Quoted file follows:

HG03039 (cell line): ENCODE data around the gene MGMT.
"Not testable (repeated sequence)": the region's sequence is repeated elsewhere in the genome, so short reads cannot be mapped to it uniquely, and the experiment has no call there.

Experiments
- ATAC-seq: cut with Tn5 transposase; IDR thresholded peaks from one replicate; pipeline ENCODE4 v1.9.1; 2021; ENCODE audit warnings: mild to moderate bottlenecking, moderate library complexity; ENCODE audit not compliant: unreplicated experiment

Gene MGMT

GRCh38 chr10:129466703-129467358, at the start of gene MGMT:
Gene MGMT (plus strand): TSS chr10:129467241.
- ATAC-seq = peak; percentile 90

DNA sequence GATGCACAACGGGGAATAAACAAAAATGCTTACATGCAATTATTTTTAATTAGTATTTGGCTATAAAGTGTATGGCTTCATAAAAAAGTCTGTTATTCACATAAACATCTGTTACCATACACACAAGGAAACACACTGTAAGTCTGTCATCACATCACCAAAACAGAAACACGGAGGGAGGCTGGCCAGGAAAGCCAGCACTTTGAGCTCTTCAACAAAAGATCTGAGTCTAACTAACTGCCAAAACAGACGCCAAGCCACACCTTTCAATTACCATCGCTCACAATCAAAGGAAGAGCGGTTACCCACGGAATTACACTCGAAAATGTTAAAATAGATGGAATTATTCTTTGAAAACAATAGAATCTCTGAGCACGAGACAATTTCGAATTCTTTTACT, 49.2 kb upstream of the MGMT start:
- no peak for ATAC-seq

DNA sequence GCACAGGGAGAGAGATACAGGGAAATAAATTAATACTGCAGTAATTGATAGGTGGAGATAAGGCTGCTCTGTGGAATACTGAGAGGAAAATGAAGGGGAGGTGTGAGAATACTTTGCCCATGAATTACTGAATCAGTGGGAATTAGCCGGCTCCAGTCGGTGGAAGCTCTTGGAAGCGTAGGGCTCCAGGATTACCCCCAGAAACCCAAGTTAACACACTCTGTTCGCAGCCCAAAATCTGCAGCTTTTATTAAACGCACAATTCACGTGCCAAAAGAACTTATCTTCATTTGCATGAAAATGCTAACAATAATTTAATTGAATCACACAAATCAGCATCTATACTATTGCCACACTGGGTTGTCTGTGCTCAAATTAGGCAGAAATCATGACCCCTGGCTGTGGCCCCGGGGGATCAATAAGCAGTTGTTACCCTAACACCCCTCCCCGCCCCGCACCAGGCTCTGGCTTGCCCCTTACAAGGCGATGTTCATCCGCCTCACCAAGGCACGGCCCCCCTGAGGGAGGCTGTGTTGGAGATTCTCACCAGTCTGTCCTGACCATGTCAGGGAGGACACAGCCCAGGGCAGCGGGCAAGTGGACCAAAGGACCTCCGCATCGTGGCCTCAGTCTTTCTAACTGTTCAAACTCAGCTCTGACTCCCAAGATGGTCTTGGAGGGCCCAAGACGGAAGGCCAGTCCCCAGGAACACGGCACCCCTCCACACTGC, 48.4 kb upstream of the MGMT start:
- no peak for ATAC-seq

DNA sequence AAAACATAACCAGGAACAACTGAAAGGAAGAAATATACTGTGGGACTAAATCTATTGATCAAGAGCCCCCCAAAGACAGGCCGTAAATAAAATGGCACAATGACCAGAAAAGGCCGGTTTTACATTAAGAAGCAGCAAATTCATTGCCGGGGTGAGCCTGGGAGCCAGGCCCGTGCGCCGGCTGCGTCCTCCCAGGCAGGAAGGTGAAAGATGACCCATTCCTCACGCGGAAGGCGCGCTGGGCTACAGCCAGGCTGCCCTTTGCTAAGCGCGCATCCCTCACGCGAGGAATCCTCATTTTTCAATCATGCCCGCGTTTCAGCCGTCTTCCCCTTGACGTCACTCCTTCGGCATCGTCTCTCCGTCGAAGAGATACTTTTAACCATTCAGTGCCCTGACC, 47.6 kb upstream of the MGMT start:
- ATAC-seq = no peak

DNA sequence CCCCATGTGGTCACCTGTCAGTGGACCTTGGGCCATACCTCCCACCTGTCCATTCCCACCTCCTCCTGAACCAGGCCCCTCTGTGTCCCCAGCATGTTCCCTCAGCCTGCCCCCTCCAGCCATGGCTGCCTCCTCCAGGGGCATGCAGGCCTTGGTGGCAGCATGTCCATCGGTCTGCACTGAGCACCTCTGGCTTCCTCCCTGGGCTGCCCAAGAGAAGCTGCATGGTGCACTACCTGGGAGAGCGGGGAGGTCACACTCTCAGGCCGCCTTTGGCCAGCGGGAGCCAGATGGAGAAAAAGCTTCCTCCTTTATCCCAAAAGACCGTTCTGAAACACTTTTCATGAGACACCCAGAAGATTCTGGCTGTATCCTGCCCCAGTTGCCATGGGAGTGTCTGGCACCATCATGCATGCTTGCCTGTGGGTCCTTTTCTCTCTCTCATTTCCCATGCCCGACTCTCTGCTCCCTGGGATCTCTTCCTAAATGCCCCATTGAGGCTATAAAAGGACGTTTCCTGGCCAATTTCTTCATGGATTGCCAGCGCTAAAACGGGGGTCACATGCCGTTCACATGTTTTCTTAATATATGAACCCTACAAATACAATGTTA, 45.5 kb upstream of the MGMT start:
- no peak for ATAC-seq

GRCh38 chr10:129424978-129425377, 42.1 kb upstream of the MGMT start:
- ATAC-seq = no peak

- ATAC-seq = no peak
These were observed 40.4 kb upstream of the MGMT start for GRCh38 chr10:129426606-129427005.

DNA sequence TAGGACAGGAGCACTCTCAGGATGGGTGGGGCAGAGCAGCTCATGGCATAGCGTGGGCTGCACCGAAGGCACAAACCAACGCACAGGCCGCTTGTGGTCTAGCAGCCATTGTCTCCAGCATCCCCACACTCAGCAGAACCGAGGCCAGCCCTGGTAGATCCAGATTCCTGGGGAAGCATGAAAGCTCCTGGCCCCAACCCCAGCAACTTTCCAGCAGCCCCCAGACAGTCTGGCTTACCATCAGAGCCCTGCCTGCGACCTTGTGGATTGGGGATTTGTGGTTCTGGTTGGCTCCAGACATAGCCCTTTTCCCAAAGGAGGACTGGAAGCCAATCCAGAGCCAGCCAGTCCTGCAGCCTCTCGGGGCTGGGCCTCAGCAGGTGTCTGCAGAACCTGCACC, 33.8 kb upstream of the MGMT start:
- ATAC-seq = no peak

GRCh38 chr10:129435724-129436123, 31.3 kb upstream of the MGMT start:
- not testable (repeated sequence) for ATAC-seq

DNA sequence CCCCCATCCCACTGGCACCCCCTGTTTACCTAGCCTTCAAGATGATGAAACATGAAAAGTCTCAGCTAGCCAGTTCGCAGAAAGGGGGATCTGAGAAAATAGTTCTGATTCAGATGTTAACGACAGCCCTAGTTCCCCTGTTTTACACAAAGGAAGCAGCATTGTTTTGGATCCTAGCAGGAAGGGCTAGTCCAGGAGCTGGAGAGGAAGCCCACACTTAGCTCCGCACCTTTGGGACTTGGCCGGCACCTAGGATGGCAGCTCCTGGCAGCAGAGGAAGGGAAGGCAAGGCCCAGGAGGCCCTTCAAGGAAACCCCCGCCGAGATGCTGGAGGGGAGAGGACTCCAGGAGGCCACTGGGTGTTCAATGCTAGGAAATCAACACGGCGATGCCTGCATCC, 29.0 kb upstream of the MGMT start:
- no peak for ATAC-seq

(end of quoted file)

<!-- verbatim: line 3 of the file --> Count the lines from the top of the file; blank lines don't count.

Experiments